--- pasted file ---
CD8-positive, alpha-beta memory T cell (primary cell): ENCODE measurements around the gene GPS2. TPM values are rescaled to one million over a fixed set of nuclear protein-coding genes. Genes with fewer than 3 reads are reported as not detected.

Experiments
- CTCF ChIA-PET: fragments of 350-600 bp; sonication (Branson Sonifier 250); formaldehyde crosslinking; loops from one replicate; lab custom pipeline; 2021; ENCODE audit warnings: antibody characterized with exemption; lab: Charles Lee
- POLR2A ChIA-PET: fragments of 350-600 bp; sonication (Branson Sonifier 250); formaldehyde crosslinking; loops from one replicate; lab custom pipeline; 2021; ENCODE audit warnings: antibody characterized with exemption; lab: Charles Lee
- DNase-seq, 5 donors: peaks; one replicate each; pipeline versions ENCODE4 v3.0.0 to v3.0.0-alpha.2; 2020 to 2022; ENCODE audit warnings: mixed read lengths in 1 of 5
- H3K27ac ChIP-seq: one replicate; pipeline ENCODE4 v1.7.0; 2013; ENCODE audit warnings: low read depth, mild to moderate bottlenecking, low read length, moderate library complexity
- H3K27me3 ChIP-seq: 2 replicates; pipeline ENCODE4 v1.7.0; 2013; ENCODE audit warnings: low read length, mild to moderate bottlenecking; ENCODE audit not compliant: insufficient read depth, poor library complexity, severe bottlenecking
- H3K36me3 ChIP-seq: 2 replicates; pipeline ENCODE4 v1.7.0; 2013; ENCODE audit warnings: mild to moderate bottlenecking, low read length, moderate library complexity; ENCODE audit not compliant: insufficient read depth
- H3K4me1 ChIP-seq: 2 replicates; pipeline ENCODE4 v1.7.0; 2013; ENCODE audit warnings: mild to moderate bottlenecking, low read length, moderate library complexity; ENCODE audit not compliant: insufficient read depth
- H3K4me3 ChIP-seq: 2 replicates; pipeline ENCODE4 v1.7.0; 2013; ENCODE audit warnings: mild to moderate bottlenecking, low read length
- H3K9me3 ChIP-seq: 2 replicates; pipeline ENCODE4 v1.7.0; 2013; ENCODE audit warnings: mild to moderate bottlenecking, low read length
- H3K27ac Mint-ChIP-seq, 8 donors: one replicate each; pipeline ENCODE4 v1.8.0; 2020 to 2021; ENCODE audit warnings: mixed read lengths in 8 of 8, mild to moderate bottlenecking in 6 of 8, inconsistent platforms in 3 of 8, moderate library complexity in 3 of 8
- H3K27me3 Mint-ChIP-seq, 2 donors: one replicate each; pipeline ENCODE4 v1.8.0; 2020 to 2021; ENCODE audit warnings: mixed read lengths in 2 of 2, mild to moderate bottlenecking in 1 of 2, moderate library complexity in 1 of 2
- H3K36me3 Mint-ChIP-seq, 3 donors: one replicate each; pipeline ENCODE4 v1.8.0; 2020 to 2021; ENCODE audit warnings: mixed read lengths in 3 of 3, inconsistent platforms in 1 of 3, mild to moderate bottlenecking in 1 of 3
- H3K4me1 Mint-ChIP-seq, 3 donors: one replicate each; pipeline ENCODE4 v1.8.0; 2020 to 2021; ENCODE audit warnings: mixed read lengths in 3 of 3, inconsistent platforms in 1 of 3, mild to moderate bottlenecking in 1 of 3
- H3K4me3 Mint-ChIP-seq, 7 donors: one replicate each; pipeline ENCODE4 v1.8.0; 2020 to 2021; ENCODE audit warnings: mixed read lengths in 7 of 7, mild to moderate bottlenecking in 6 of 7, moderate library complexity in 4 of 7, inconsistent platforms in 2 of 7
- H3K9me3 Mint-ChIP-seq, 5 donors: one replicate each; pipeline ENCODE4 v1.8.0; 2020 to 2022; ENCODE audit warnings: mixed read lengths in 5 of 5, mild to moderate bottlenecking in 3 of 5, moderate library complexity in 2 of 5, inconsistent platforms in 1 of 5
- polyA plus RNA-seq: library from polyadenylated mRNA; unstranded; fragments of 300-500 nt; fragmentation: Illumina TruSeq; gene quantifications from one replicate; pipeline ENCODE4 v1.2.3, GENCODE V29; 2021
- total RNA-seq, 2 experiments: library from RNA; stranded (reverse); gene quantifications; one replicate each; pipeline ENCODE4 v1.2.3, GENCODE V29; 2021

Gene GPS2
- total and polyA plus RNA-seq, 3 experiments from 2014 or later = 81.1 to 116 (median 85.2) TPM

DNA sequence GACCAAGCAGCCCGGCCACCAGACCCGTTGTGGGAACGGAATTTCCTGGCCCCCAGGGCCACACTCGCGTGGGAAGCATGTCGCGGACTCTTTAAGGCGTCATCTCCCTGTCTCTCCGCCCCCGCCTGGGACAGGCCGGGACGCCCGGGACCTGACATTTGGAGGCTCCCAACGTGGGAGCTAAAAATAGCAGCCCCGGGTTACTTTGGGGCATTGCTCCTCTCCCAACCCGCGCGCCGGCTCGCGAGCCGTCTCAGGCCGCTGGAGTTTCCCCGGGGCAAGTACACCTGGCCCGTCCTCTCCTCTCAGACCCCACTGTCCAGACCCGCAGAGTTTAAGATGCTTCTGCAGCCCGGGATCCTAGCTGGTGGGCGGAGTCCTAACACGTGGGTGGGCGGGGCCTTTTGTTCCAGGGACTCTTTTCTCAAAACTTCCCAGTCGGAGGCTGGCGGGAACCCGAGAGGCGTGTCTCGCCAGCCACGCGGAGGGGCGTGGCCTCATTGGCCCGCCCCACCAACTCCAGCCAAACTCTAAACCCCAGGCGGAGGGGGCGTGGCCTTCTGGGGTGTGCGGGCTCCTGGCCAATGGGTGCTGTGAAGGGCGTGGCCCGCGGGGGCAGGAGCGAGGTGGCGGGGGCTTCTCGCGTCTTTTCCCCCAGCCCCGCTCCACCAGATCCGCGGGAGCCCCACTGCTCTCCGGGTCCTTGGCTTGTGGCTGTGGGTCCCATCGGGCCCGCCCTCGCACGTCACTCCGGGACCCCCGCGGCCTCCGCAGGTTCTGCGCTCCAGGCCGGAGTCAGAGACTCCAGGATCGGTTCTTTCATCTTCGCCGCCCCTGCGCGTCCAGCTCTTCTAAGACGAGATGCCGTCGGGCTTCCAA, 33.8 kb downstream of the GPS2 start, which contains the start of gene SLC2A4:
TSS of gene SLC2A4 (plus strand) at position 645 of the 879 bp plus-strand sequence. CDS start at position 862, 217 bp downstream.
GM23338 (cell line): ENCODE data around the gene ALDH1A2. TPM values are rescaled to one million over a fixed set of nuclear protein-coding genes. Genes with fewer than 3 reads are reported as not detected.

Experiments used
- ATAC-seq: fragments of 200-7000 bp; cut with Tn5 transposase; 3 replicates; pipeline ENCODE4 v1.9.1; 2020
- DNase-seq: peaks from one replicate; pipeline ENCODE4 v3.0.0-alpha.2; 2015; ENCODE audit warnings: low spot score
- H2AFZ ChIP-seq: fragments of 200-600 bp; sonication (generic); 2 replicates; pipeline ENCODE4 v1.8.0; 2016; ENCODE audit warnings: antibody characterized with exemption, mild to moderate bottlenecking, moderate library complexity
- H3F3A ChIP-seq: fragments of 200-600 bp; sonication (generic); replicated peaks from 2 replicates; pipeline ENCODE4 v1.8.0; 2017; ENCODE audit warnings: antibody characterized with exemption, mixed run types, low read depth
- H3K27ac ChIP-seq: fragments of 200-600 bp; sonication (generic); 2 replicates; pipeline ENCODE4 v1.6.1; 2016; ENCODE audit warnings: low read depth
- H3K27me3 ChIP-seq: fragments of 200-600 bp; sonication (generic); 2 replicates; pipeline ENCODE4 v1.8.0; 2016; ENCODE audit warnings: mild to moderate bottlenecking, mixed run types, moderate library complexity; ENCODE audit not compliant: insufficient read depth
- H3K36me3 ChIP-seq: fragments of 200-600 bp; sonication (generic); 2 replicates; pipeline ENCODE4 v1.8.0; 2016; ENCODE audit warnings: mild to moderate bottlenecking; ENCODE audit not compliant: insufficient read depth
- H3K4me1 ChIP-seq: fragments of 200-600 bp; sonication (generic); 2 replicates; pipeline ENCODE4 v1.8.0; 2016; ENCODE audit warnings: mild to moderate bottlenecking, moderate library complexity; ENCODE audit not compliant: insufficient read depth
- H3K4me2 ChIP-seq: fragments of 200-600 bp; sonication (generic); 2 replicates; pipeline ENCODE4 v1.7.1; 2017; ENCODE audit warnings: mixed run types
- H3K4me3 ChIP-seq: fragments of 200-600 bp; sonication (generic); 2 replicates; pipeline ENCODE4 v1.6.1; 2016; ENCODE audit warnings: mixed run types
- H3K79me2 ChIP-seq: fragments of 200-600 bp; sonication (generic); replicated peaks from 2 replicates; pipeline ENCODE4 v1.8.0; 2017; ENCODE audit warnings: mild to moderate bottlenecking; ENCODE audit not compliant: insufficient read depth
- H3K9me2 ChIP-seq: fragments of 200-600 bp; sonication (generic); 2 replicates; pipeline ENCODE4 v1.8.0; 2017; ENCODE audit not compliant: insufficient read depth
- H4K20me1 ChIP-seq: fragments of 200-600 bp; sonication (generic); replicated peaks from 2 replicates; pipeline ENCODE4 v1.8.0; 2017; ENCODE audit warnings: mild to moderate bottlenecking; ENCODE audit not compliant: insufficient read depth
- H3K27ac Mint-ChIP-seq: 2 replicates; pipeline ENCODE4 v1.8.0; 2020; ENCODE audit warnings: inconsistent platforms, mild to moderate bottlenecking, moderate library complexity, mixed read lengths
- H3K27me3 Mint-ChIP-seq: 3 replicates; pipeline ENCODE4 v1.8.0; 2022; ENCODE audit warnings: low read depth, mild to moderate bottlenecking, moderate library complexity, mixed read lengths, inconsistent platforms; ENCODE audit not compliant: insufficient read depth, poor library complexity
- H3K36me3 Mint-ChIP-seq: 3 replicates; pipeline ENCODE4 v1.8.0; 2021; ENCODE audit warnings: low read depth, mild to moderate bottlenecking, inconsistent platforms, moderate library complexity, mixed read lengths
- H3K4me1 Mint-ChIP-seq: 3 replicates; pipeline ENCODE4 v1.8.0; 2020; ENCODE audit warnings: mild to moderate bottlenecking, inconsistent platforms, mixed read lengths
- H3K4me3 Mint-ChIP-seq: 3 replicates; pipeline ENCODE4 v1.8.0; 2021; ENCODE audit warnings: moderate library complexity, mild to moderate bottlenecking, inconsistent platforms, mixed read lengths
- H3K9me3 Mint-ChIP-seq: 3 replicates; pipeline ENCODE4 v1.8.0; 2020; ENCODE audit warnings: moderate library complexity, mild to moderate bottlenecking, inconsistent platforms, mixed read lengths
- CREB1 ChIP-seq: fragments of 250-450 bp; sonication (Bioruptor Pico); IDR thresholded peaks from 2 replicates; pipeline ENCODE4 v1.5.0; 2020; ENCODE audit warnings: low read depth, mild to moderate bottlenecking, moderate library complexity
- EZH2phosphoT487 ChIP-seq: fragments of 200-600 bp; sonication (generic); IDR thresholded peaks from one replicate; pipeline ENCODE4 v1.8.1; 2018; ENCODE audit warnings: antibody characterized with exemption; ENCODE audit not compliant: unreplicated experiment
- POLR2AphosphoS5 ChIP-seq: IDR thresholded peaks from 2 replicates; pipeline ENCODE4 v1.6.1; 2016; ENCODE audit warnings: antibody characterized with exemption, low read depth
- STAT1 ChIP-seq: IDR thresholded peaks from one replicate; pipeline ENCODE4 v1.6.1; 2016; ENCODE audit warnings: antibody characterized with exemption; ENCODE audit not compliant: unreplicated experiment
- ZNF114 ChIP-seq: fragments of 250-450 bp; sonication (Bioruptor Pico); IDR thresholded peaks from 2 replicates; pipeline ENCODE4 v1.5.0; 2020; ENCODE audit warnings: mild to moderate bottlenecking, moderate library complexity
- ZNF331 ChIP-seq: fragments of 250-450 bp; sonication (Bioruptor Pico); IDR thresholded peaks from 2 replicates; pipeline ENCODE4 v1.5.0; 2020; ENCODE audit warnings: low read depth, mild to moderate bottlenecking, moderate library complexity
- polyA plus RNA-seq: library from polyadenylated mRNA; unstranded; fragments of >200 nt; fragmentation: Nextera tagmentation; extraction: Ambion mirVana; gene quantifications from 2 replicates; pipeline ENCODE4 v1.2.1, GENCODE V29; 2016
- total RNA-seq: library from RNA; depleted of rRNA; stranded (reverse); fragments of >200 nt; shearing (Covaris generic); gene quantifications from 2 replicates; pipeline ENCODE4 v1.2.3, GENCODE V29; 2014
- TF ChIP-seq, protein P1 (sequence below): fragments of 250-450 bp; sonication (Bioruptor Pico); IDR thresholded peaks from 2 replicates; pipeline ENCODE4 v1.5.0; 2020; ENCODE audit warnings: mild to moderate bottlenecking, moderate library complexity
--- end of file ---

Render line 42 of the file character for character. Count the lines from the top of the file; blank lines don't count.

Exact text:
- H3K4me1 Mint-ChIP-seq: 3 replicates; pipeline ENCODE4 v1.8.0; 2020; ENCODE audit warnings: mild to moderate bottlenecking, inconsistent platforms, mixed read lengths